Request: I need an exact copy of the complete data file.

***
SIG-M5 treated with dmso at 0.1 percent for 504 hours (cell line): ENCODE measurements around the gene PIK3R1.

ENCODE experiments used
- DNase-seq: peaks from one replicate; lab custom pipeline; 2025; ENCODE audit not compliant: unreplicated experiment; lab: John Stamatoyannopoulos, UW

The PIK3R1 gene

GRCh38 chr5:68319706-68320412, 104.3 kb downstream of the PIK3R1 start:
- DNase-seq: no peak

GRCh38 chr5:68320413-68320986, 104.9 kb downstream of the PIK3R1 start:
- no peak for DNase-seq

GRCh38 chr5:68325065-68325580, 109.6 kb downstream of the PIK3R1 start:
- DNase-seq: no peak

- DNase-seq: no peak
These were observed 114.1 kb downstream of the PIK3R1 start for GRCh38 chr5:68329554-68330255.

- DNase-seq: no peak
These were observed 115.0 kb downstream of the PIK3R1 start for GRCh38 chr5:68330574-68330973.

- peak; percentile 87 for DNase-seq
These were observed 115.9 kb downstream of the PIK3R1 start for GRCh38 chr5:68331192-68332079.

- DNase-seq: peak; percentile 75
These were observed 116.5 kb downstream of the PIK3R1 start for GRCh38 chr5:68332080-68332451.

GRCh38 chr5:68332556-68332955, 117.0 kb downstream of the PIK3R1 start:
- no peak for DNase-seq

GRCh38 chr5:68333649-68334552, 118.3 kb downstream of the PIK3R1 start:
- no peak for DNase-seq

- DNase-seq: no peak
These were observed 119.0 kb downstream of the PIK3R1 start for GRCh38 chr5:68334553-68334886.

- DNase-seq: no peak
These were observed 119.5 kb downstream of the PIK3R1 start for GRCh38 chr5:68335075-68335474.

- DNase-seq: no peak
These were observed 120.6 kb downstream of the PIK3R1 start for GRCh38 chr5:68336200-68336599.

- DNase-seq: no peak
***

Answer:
SIG-M5 treated with dmso at 0.1 percent for 504 hours (cell line): ENCODE measurements around the gene PIK3R1.

ENCODE experiments used
- DNase-seq: peaks from one replicate; lab custom pipeline; 2025; ENCODE audit not compliant: unreplicated experiment; lab: John Stamatoyannopoulos, UW

The PIK3R1 gene

GRCh38 chr5:68319706-68320412, 104.3 kb downstream of the PIK3R1 start:
- DNase-seq: no peak

GRCh38 chr5:68320413-68320986, 104.9 kb downstream of the PIK3R1 start:
- no peak for DNase-seq

GRCh38 chr5:68325065-68325580, 109.6 kb downstream of the PIK3R1 start:
- DNase-seq: no peak

- DNase-seq: no peak
These were observed 114.1 kb downstream of the PIK3R1 start for GRCh38 chr5:68329554-68330255.

- DNase-seq: no peak
These were observed 115.0 kb downstream of the PIK3R1 start for GRCh38 chr5:68330574-68330973.

- peak; percentile 87 for DNase-seq
These were observed 115.9 kb downstream of the PIK3R1 start for GRCh38 chr5:68331192-68332079.

- DNase-seq: peak; percentile 75
These were observed 116.5 kb downstream of the PIK3R1 start for GRCh38 chr5:68332080-68332451.

GRCh38 chr5:68332556-68332955, 117.0 kb downstream of the PIK3R1 start:
- no peak for DNase-seq

GRCh38 chr5:68333649-68334552, 118.3 kb downstream of the PIK3R1 start:
- no peak for DNase-seq

- DNase-seq: no peak
These were observed 119.0 kb downstream of the PIK3R1 start for GRCh38 chr5:68334553-68334886.

- DNase-seq: no peak
These were observed 119.5 kb downstream of the PIK3R1 start for GRCh38 chr5:68335075-68335474.

- DNase-seq: no peak
These were observed 120.6 kb downstream of the PIK3R1 start for GRCh38 chr5:68336200-68336599.

- DNase-seq: no peak